“…however obscure to recent generations had these facts become, it will be seen from the intercourse and correspondence of the Hon. Benjamin De Wolf of Windsor, Nova Scotia, with the Hon. James De Wolf of Bristol, R. I., from relations of Simon’s grandsons and their Rhode Island cousins, and other facts related in these pages, that the relationships of the several lines and their starting point at Lyme, Conn., were well known to our great-grandfathers. “Only three others of the name of De Wolf,” says the noble work of Professor and Mrs. Edward Salisbury, “have been discovered as living in America as early or earlier than Balthasar De Wolf—all three living in New Amsterdam: the first, Abel De Wolf, receiving a license for mining in the Catskill Mountains in 1659, Abraham De Wolf of whom nothing is known further than that he was in New Amsterdam in 166 1, and thirdly. Dirk De Wolf, who obtained exclusive privilege for making salt in New Netherlands in 1661.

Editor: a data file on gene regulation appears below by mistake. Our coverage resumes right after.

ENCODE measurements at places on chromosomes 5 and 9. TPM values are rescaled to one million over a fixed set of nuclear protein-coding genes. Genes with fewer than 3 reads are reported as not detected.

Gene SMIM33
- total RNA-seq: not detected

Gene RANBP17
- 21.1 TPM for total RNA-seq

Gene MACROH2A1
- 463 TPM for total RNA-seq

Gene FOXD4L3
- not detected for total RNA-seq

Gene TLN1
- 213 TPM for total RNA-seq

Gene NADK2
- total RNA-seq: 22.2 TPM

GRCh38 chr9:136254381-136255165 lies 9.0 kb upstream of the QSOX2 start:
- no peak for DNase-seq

“Among the members of the family who were thus,” as Mrs. Salisbury writes, “carried away from their birthplace in search of adventure or to better their fortunes,” were three cousins, Nathan, Simeon and Jehiel De Wolf, who followed twelve months later, the exodus of about two hundred emigrants who in 1760 went from Connecticut to repeople Acadia; to settle in Nova Scotia, whence the French peasants had gone forth in exile. Three cousins settled, and became progenitors of a numerous and influential branch of the De Wolf family. Of this filling of the places left vacant by Evangeline and her people by the sturdy New Englanders, the Rev. Arthur H. Wentworth Eaton, a descendant of Jehiel De Wolf, the emigrant to Nova Scotia, has written in touching words in one of the many Acadian ballads and poems of which he is the author. Five years in desolation the Acadian land had lain, Five golden harvest moons had wooed the fallow fields in vain. Five times the winter snows caressed and summer sunsets smiled On lonely clumps of willows, and fruit trees growing wild. But the simple Norman peasant-folk shall till the land no more, For the vessels from Connecticut have anchored by the shore, And many a sturdy Puritan, his mind with Scripture stored, Rejoices he has found at last, “the garden of the Lord.” There are families from Tolland, from Killingworth and Lyme, Gentle mothers, tender maidens and strong men in their prime. There are lovers who have plighted their vows in Coventry, And merry children dancing o’er the vessels’ decks in glee. They come as Puritans, but who shall say their hearts are blind To the subtle charms of nature, and the love of human-kind?